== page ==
Surge in high earners keeping property prices high as Revenue figures show 50pc rise in people earning more than €100,000

Prices rose in the second half of last year after interest rate hikes put a dampener on price growth in the first half of the year, according to the latest quarterly house price report from in association with Bank of Ireland.

There has been a 50pc rise in the number of people earning more than €100,000, according to Revenue ­figures. This has boosted property prices in a market where a chronic shortage of supply is also fuelling price growth.

The report found that annual asking price inflation was 4.1pc nationwide, 4pc in Dublin and 3.9pc in the market outside of Dublin. This is despite a dip in asking prices nationally in the last three months of last year.

However, the decline was of similar magnitude to that which occurred in the same quarter last year and reflects the quieter winter months.

The typical, or median, asking price nationally was €325,000 in the last quarter. In Dublin it was €415,000 and elsewhere around the country it was €280,000.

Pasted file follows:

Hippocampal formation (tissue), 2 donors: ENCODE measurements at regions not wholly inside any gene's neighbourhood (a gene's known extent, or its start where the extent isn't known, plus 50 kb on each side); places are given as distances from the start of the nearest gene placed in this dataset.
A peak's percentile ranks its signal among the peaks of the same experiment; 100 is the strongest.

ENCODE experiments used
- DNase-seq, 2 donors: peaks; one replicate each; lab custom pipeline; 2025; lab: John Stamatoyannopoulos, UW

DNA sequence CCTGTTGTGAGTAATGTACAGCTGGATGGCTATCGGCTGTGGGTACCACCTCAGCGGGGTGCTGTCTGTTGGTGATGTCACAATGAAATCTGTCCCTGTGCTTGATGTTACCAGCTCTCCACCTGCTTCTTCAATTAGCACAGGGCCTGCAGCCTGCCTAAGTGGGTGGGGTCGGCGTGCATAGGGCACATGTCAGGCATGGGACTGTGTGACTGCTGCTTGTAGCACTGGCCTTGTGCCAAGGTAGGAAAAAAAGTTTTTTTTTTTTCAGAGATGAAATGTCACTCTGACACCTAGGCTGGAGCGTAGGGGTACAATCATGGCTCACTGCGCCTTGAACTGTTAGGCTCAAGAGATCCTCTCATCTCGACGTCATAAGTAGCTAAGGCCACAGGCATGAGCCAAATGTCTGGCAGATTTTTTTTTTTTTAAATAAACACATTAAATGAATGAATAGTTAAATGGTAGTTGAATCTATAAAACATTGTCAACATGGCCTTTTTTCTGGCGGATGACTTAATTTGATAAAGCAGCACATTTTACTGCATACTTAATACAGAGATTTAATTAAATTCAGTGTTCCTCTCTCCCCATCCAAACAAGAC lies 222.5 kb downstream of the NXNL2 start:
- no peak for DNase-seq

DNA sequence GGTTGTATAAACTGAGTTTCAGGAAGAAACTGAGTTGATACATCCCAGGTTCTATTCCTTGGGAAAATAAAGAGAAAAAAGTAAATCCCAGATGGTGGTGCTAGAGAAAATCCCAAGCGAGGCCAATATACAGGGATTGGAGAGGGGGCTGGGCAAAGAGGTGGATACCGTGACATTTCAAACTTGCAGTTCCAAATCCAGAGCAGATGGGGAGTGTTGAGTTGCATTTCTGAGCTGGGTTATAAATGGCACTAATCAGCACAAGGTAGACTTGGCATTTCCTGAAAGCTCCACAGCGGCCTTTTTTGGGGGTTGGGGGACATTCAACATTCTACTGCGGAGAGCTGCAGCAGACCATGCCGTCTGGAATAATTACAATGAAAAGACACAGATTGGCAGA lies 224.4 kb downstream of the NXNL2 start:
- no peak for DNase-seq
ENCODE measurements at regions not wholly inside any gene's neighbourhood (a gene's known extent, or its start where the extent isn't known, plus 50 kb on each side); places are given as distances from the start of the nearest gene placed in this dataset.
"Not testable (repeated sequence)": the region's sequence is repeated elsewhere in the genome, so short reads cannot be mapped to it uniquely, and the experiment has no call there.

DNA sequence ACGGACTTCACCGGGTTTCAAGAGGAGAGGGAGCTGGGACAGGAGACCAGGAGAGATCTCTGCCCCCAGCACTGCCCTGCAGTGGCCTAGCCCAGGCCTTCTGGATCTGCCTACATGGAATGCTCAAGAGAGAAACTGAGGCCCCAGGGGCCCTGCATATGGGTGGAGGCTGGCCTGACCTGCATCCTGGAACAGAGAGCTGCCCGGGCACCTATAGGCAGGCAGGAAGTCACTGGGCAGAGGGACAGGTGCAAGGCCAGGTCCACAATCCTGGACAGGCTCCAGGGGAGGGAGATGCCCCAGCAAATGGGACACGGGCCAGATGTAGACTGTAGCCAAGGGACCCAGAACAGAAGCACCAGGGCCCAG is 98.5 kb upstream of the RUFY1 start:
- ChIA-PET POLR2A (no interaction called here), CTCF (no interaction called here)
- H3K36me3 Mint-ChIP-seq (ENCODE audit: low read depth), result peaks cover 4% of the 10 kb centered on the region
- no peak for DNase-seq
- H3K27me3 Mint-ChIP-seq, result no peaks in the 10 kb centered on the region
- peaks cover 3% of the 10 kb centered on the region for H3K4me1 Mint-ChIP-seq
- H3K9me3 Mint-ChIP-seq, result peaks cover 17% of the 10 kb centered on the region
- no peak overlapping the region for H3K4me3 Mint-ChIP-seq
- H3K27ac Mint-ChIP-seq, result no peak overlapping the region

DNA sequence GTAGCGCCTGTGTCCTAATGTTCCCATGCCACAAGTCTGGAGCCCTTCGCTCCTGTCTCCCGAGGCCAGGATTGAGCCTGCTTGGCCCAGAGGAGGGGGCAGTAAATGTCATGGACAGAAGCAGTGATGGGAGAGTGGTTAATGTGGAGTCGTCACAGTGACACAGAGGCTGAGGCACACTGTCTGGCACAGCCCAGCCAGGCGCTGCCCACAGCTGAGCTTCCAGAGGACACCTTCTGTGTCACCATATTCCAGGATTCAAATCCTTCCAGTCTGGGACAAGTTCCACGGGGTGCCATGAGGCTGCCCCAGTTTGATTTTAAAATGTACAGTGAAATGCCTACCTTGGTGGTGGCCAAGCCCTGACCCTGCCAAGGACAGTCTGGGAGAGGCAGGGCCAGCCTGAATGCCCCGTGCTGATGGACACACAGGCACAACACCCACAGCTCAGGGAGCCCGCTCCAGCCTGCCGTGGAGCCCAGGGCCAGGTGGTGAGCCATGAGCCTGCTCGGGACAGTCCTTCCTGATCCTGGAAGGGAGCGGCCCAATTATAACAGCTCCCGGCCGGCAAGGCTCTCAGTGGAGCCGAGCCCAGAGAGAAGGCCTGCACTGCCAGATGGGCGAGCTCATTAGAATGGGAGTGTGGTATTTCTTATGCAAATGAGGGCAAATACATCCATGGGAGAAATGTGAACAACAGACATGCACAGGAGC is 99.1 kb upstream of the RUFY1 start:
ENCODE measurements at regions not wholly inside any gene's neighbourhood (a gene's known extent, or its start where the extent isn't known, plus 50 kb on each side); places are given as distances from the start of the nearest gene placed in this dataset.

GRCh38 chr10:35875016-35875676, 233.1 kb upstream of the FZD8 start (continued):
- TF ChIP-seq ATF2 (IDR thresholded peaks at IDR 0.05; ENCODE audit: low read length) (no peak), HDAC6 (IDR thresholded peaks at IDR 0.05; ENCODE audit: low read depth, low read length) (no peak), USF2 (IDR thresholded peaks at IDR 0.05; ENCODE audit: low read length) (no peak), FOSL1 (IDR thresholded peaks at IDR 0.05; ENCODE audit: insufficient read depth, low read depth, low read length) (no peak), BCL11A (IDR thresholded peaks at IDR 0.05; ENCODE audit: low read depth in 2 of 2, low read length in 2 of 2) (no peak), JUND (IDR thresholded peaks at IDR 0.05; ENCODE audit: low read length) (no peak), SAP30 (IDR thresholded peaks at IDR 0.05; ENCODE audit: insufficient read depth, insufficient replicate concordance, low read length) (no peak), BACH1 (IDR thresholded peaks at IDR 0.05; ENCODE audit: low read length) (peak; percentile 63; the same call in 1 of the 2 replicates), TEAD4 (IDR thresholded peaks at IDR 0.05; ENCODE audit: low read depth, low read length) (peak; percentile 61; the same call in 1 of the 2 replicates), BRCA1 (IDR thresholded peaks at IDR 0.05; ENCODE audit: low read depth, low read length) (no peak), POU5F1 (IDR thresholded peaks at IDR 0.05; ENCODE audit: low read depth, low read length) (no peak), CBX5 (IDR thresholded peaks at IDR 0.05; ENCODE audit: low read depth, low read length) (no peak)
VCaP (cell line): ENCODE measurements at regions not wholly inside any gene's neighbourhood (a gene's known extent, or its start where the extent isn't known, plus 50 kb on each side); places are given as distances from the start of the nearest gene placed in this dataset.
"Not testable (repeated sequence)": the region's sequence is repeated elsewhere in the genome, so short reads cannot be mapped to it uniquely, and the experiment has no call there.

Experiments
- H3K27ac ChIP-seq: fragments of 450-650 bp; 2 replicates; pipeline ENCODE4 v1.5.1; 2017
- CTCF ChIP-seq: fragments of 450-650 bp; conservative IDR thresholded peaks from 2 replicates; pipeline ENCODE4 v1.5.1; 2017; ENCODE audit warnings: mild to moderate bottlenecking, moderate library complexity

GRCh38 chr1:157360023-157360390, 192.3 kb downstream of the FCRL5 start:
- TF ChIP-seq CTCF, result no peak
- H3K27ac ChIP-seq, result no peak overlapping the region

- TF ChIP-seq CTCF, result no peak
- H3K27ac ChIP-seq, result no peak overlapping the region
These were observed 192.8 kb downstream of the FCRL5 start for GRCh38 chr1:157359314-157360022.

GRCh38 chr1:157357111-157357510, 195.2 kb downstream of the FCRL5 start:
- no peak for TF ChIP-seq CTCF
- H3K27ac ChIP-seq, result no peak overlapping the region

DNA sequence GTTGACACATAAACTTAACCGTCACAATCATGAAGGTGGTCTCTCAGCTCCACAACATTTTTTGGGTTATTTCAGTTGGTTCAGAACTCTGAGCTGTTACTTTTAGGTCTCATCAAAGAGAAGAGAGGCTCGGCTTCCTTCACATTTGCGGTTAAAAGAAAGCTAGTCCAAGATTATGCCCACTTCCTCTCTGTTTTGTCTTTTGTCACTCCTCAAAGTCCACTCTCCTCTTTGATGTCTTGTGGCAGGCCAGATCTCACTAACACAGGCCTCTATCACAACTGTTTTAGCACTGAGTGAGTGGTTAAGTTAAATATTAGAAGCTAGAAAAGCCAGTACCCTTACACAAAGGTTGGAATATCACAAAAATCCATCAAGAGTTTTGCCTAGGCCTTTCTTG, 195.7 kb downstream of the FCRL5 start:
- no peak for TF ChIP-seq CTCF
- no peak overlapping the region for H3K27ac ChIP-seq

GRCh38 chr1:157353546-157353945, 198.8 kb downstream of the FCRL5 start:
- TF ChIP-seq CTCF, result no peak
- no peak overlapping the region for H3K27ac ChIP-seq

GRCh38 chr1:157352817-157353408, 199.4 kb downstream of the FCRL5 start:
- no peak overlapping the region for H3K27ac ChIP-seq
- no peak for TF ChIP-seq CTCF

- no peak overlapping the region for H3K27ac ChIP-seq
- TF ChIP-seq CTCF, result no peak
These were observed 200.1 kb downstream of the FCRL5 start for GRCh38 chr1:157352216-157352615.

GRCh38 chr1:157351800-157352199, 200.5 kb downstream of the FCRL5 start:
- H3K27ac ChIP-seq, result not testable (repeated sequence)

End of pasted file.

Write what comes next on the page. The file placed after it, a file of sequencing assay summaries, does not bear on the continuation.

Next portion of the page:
Bank of Ireland economist Conall MacCoille, who wrote the property ­report, said prices will keep rising this year.

He is predicting another rise in house prices over the course of the year.

Last year was one of two halves for the property market, the report indicates.

Houses are now selling for 4pc above their asking prices, but at the start of last year, just 1pc of residential properties were selling for over their asking price.

Property experts said the buoyancy of the labour market has had a huge impact on the market.

Revenue estimates there has been a 50pc rise since 2022 in the number of tax units (single or jointly assessed couples) with incomes exceeding €100,000.

About 357,000 tax units now earn more than €100,000.

Rising property prices and higher ­incomes meant the average mortgage approval amount in October hit €297,000.

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